(GOTHENBURG, Sweden) — In the next phase of Gothenburg’s drive to connect its residents with a seamless citywide low emission commuting network, a Volvo Penta-powered electric ferry service is being introduced into the ElectriCity transport ecosystem.
Building on the growing success of Gothenburg’s ElectriCity project, an all-electric ferry service is to be added to the city’s existing electric bus service. The electric marine propulsion system is being provided by Volvo Penta, who joins the initiative following the success of sister company’s Volvo buses – a leading partner in the ElectriCity project – having supplied the buses to the Route 55 electric bus route in Central Gothenburg and the electric articulated buses on Route 16. Aimed to be the model of future clean urban development, the new electric-powered ferry will link both sides of the Gota River.
Gothenburg’s ElectriCity partnership is a collaboration between industry, academia and local government. It involves developing, testing, demonstrating and evaluating solutions that will contribute to the establishment of new, sustainable, attractive transportation systems and open up new opportunities for future travel, transportation of goods and urban planning. Using electric power in public transport systems helps to resolve problems such as noise and poor air quality, as well as lowering energy use and the impact of transport on the climate.
While Gothenburg’s waterways already feature ferries powered by electricity, in the form of diesel-electric engines, these operate on short routes across the river. ElectriCity’s Volvo Penta-powered electric vessel, meanwhile, will be the first fully-electric ferry in the city able to complete longer, multi-stop routes along the river, and ultimately incorporate quick charging capabilities.
The opening of the route is part of a longer-term plan to introduce more clean energy ferry solutions and the development of a marine demo arena. Cities around the world are often built around waterways and connecting on-road with on-water sustainable transport in a unified traffic system is a final objective.
The ferry – Avsnabben 4 – will be converted into the all-electric drive at the hands of Volvo Penta, in collaboration with Vasttrafik’s operator, Styrsobolaget, part of Transdev. The work involves removing diesel engine-powered marine drivelines and replacing them with a battery-electric propulsion system of equal power to the outgoing diesel powerplant, but one that boasts considerably more maximum torque. Initially, the ferry will be charged overnight, supported by an onboard genset running on HVO.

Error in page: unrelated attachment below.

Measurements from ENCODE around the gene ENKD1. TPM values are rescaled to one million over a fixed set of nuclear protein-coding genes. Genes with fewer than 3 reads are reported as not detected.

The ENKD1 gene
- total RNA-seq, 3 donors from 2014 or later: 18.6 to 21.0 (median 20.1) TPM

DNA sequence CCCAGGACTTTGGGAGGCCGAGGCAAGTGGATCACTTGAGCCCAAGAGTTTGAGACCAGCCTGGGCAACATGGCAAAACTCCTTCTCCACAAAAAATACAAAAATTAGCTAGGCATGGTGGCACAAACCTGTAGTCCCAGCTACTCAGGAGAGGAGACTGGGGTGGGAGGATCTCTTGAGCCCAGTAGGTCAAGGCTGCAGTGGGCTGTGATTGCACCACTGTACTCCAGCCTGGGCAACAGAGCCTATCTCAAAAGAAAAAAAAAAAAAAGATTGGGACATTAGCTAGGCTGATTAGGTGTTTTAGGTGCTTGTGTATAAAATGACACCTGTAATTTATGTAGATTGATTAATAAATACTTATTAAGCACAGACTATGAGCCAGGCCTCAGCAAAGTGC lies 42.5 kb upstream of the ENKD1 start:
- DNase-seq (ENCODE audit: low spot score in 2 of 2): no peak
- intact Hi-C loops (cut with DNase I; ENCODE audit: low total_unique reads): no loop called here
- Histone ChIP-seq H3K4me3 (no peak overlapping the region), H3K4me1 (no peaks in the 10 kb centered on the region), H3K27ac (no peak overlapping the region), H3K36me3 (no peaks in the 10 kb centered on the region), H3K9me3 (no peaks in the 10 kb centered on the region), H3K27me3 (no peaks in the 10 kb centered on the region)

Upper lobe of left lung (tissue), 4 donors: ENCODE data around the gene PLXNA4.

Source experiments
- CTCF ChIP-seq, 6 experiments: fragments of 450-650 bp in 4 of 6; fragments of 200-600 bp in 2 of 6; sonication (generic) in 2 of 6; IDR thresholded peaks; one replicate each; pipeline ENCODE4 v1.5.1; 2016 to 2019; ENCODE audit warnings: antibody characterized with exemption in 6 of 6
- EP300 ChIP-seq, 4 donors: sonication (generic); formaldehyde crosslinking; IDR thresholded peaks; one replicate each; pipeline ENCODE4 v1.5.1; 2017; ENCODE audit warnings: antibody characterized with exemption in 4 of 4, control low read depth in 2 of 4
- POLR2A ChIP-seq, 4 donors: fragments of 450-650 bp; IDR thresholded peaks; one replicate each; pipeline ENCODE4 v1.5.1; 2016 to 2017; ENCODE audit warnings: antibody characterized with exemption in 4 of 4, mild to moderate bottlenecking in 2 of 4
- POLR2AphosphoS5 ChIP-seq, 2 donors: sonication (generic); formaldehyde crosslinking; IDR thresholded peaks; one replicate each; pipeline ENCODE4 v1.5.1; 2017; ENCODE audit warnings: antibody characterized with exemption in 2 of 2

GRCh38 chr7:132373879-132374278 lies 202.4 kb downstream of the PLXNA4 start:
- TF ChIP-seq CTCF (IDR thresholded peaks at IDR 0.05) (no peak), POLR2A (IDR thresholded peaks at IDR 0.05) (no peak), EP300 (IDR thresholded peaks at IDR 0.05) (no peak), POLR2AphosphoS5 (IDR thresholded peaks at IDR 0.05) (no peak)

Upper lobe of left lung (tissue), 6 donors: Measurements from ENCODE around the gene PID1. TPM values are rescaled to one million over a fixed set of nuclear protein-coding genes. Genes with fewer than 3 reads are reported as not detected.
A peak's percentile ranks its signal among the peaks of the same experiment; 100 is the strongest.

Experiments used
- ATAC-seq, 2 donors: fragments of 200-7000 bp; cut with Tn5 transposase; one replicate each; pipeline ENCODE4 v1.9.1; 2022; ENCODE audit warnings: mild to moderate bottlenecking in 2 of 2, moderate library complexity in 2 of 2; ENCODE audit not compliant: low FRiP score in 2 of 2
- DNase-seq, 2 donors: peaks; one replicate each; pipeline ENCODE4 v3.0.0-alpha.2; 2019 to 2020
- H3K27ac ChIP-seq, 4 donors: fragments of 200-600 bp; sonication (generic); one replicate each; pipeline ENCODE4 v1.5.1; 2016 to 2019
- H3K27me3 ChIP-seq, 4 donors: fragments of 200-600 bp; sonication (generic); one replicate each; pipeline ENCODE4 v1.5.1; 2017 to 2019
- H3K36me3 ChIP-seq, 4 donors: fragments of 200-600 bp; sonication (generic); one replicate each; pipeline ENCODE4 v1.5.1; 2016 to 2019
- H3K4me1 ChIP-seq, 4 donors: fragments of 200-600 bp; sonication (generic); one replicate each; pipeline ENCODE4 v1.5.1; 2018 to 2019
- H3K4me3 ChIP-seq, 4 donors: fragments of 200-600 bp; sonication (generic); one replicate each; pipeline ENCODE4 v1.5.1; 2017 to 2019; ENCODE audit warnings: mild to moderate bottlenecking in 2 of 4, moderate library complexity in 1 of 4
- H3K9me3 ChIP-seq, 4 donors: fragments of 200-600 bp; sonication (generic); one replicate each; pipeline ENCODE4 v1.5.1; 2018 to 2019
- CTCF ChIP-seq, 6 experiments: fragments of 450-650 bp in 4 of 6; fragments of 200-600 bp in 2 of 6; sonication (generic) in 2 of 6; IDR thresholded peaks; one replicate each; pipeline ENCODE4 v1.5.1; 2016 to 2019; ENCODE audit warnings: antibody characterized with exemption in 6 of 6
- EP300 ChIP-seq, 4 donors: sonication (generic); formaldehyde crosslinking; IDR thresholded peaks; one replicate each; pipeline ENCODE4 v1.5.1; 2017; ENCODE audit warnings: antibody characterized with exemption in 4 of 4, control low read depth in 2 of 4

The current plan is for the refit to get underway early next year, with the target of the ferry entering commercial service on the Gota River by the end of 2020.
Gothenburg is one of the world’s most progressive cities when it comes to addressing climate and environmental issues. The city currently has the highest ranking in the 2019 Global Destination Sustainability index. Ongoing initiatives such as the Volvo Penta-powered electric ferry service will, over time, form an integrated part of Gothenburg’s long-term clean energy transport infrastructure.
“Vasttrafik is aiming to reduce CO2 emissions by 90 percent before 2035. To reach this goal large-scale electrification of all our city services is crucial. This ElectriCity initiative is an important step in the right direction, and we are looking forward to adding the Volvo Penta fully electric ferry to our transport system," said Camilla Holtet, director of development at Vasttrafik.
The partners involved in ElectriCity are Volvo Group, the Västra Gotaland Region, Vasttrafik, the city of Gothenburg, Chalmers University of Technology, the Swedish Energy Agency, Johanneberg Science Park, Lindholmen Science Park, Goteborg Energi, Alvstranden Utveckling, Ericsson, Keolis, Akademiska Hus and Chalmersfastigheter.